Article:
Nipple reduction is a technique used for reshaping nipples that are overly projecting, and thus often tend to fold over, and sometimes hang downward. This situation is most often seen in older women who have breastfed. Sometimes, men are also affected by hormones changes. It is a simple procedure and can be done under local anesthesia. The procedure may however result in inability to secrete milk in future pregnancies.
A) Ideal nipple esthetics: The ideal nipple is shaped like a cylinder, with a ‘dome-like’ curved top. The ideal projection of a nipple, measured from the top of its dome to its base, is approximately 8 mm (6 mm to 10 mm). In addition, the ideal perimeter of the nipple is approximately 8 mm (6 mm to 10 mm) in diameter.
B) Preoperative marking of the overprojecting nipple: The height of the new nipple is measured as 8 mm from the top of its dome, and a circumferential line ‘p’ is drawn to delineate the perimeter of the new base. Another circumferential line is drawn around the present nipple base ‘b’.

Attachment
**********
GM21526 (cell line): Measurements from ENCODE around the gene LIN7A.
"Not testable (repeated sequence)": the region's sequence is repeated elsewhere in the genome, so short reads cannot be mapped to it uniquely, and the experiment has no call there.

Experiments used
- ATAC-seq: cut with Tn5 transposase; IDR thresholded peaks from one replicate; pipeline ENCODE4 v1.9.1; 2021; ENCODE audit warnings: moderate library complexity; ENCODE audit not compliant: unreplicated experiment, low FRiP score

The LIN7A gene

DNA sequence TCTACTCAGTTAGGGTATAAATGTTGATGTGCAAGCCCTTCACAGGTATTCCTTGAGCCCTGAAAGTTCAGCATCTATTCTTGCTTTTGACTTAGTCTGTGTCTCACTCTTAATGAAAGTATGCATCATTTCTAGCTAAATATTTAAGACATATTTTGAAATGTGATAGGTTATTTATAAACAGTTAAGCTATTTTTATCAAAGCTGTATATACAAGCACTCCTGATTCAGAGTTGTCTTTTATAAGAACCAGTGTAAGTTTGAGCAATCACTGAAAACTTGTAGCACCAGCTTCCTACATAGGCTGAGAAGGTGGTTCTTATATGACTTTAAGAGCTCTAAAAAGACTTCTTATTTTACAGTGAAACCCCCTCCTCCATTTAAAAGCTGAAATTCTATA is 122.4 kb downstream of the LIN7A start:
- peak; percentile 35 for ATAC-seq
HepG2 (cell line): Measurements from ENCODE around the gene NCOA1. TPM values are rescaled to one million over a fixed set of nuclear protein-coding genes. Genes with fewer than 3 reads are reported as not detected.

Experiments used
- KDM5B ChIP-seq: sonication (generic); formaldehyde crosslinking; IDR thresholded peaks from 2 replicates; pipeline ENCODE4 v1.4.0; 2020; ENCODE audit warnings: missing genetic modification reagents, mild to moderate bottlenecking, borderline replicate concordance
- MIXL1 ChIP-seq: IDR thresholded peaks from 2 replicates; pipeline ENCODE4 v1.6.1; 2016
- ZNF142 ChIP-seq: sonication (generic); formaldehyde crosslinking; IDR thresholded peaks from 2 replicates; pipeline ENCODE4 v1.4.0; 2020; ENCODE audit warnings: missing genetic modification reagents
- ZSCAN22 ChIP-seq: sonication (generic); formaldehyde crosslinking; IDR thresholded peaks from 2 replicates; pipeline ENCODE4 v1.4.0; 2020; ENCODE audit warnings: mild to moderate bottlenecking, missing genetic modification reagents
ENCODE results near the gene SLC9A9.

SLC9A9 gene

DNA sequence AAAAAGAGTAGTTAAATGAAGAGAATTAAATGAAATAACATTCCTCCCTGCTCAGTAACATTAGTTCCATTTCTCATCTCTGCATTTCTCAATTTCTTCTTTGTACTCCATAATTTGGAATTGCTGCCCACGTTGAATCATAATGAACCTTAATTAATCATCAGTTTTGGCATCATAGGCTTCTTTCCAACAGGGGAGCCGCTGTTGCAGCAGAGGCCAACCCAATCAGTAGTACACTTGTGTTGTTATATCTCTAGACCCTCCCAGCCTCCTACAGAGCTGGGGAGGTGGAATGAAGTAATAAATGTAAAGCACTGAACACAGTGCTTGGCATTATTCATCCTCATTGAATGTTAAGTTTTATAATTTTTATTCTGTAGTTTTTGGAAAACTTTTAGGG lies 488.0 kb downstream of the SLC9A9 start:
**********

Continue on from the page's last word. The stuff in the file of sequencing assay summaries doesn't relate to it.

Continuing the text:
C) Two circumferential incisions are made along lines ‘p’ and ‘b’. The excess skin between these two lines is dissected as a very thin skin flap ‘Sk’ and excised, leaving the lower section of the nipple exposed (pink area). The lactiferous ducts are left intact.
D) Closure: The exposed nipple between incisions‘p’ and ‘b’ is invaginated into the areola. The two incisions ‘p’ and ‘b’ are approximated with interrupted or continuous sutures
Ideally, nipple reduction has to take into account the sensation and the function of the nipple, not just its aesthetics. The procedure should thrive to preserve the nipple’s nerve supply, as well as its network of lactiferous ducts is considered, especially for a woman. The scar recovers well and significantly faded over a period of time.